The Nexus sites are funded by the advertising you see on the sites and backed up by the Premium Memberships. Without either of these revenue streams the future of the sites would not be assured and I keep a keen eye on all the financial aspects of the site as money is very important. I need to not only be able to afford the monthly/yearly bills but foresee future bills. Software licenses, new hardware, ever increasing bandwidth consumption, professional services (accounting, server management, programming, etc.). It's not enough to be able to afford the bills for the next month, I need to plan for the future.

And what does the future have in store? Skyrim has a release date of 11.11.11 putting it firmly in this year. I have no reason to think that it's going to be anything but massive. Whereas would-be buyers only had Morrowind as a contemporary reference when pondering buying Oblivion, Skyrim has a much more up-to-date and telling back catalogue of games that have garnered Bethesda a massive fan following. Their obvious focus on the more main-stream console market has alienated some of the more hardcore RPG fans but provided Bethesda with an army of more casual (or I would say "open minded") gamers on all platforms. Funded by a multi-billion dollar investment company (Zenimax) Bethesda have come a long way from their Morrowind days and Skyrim is going to show that. It's going to be huge, and Bethesda have already confirmed an SDK will be released for Skyrim. Huge means planning ahead. Skyrim is going to need its own Nexus site, its own web server and an unknown amount of additional supporting file servers for the large number of people that are going to be looking for their fill of mods for the new game.

A massive new game also has a domino effect on the rest of the sites as well. The forums, central to everything on the Nexus sites, are currently hosted on the same server as New Vegas Nexus. It's a very powerful server sporting dual quad core processors, 32GB of RAM and some RAIDed SCSI drives. The server is well balanced right now as the core hype following the release of New Vegas has died down now and the traffic figures are much more manageable. However if Skyrim is as popular as New Vegas was at launch (and I have every reason to believe it will be more popular) then the forum server will not cope with the load as it is. That means I'll need to get another powerful web server to support the forums or find a place for New Vegas Nexus on one of the other web servers that might threaten the load balance. It'll be something I'll more deeply analyse closer to Skyrim's launch but hopefully this gives you some insight in to just one aspect of financial planning that has to go in to running these sites.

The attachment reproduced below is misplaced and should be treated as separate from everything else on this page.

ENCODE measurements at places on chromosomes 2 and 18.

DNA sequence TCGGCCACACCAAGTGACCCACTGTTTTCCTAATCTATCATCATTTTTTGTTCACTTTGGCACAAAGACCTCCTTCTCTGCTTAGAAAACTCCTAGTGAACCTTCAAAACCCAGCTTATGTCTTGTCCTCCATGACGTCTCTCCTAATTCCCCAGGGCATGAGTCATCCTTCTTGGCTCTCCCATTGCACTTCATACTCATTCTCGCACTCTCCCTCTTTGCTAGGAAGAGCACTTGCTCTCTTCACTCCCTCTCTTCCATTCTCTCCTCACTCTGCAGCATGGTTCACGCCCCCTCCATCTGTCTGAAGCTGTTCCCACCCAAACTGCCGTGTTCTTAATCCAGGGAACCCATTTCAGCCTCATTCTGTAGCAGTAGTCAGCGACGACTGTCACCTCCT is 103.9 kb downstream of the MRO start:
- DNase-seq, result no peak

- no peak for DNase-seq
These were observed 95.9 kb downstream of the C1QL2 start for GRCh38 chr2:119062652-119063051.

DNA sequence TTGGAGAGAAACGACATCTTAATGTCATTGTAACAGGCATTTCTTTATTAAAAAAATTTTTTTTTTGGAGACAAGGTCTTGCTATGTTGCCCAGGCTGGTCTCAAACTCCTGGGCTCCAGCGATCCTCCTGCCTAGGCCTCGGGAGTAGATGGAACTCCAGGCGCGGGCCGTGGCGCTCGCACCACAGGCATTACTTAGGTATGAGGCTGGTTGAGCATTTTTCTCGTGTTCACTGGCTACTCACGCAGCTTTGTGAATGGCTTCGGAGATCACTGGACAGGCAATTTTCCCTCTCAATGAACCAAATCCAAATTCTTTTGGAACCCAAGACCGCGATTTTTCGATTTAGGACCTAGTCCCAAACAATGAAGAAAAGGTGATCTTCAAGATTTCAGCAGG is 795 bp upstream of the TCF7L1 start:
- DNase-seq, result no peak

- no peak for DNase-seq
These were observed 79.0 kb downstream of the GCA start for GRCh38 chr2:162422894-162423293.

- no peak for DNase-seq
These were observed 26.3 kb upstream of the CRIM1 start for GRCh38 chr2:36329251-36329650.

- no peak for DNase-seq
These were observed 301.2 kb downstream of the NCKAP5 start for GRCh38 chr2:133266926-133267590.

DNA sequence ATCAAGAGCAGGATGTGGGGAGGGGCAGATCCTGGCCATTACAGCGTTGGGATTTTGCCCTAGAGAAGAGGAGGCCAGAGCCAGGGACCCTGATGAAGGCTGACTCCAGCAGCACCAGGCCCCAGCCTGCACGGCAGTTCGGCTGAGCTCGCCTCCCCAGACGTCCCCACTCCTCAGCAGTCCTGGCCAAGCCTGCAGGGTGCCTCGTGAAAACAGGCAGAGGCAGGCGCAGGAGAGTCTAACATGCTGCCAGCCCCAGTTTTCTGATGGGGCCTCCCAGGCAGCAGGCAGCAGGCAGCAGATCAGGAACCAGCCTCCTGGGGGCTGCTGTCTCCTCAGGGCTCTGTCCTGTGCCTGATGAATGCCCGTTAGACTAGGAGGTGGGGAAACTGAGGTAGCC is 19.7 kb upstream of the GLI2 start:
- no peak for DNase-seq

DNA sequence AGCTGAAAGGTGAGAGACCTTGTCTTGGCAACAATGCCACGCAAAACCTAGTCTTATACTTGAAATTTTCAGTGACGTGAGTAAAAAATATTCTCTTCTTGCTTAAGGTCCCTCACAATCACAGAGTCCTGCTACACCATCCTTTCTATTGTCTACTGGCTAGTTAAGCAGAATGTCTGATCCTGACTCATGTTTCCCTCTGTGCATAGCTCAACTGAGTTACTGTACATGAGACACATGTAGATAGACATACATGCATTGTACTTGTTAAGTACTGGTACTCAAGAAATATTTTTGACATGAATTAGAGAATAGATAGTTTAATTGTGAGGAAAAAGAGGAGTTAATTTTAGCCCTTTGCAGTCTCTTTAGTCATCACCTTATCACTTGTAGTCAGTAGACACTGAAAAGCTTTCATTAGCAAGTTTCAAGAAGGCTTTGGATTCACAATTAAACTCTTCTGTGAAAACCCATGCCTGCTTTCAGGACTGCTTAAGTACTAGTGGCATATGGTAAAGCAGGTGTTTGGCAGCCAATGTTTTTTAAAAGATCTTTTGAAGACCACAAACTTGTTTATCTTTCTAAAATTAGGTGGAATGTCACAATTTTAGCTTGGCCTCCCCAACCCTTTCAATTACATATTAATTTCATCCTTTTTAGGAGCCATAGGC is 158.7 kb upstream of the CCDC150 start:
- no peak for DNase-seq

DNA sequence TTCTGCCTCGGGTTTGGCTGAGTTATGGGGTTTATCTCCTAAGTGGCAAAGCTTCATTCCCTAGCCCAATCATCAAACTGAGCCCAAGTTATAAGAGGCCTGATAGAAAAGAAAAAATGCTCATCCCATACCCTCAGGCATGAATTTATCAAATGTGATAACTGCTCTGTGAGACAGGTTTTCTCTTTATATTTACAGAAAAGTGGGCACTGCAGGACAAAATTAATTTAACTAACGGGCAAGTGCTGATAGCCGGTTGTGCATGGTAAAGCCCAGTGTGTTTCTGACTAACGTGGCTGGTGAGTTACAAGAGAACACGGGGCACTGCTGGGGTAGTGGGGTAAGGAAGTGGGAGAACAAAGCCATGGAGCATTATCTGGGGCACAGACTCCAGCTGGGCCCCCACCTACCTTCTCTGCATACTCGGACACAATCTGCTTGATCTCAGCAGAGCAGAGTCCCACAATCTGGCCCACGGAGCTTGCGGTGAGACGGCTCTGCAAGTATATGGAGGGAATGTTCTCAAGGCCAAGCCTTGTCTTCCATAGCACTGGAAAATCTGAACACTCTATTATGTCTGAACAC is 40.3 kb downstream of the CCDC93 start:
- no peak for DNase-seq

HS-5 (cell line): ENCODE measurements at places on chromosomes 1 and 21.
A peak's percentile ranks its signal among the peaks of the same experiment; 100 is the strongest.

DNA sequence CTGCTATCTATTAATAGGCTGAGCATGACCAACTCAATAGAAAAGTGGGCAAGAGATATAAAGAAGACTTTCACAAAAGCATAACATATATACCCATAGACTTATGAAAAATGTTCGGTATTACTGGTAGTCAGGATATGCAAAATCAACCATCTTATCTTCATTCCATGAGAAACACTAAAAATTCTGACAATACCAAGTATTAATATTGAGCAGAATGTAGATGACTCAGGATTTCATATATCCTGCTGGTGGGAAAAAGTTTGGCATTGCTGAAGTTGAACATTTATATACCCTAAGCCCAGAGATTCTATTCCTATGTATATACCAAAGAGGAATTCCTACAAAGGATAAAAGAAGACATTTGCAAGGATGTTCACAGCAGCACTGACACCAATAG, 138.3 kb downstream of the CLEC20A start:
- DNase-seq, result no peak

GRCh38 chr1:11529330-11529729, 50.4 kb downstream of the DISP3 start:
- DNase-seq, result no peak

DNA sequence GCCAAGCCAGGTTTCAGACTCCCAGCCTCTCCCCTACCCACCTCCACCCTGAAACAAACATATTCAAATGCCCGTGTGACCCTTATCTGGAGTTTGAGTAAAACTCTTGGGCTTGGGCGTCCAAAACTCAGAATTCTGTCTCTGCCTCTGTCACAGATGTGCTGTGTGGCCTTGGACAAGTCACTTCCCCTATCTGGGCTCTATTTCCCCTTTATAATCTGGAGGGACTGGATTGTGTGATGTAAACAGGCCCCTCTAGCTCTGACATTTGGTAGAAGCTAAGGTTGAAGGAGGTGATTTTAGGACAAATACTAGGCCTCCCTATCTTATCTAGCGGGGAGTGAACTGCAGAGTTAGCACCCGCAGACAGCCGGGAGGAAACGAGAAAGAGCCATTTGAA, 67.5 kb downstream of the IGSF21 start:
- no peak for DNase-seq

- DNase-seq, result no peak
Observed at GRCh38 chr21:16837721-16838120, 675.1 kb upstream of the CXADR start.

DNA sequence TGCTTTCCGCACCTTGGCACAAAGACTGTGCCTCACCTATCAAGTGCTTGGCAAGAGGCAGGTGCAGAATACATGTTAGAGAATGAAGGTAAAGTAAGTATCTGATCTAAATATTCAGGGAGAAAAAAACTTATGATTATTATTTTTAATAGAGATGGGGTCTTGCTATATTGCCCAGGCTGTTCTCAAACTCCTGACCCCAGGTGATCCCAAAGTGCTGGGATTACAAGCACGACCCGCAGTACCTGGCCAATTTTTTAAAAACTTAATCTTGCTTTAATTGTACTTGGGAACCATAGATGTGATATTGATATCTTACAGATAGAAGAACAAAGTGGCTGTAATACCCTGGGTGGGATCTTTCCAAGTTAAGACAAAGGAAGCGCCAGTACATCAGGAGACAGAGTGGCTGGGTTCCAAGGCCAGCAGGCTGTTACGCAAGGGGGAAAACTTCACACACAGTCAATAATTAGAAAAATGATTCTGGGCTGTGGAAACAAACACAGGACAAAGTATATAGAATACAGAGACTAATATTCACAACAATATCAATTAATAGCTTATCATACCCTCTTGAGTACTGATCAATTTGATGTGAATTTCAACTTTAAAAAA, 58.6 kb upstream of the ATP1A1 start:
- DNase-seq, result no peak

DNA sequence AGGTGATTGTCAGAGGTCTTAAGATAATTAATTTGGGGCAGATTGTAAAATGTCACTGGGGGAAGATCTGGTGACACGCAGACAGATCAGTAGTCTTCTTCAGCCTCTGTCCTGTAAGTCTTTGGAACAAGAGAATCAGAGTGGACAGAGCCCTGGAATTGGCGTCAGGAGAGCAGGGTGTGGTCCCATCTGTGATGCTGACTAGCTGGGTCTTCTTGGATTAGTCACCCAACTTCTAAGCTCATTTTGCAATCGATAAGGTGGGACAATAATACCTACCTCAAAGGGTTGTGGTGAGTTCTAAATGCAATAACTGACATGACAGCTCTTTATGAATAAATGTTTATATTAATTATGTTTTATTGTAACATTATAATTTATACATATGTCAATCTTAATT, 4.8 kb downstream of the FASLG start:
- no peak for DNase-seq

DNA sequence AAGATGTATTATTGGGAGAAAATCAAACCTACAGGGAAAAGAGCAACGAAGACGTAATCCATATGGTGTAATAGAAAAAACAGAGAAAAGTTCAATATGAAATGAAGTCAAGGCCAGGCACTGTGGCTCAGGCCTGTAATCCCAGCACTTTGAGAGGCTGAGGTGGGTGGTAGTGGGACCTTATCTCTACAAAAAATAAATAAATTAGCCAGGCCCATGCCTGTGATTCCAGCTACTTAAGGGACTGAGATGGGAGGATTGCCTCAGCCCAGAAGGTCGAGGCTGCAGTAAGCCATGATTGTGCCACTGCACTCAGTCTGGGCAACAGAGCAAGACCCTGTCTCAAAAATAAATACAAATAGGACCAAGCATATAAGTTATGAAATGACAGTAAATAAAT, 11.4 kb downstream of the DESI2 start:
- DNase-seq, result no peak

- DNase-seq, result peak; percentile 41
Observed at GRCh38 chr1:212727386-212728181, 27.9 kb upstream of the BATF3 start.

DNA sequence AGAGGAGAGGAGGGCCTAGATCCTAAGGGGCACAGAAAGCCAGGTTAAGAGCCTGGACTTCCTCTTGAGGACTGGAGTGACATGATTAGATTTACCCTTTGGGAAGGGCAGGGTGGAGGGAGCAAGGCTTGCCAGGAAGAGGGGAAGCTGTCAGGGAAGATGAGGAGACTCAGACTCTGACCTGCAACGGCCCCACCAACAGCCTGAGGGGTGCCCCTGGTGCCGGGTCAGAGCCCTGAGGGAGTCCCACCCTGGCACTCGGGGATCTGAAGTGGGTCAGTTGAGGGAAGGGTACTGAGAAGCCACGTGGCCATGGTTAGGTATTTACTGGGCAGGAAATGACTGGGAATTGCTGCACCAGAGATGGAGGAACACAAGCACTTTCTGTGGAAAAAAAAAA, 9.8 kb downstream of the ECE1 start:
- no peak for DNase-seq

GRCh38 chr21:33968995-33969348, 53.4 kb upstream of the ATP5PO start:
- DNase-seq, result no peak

While Skyrim is probably the biggest game I'll focus on this year there are also other games I'll be looking at more closely. The impending release of Dragon Age 2 will no doubt have some modding support despite BioWare being slightly less forthcoming with information about the modding potential of the game. Dragon Age was a hard game to mod and as a result the modding community has not hit as feverous a pace as Bethesda's games but the impact of another Dragon Age game to support needs to be accounted for with Dragon Age Nexus and Fallout 3 Nexus on the same server I need to analyse the space requirements and load on the server and assess whether I'll need a new web server and/or file servers for that too. Another game I have a keen eye on is The Witcher 2 that is due out in May last I checked.

Over the years I've learnt a lot from running these sites and developed my human capital; I've taught myself HTML, CSS, PHP and working with MySQL databases. I've learnt linux server management through SSH and remote connections. I've put my Business Studies degree in to practise and learnt, through experience, UK accounting, business law and business theory. I've experience in internet advertising and marketing techniques. Each of these competences is a trade, a job, in and of itself and as a result I've become a jack of all trades and a master of none. There's no point beating about the bush; each of these jobs I do is done at a sub-par level compared to a professional in the same field but up to now this sub-par level has been good enough, it's got me by. However if I were to put a more competent person in charge of some of these areas it would surely pay dividends for the quality of service provided to users of the sites.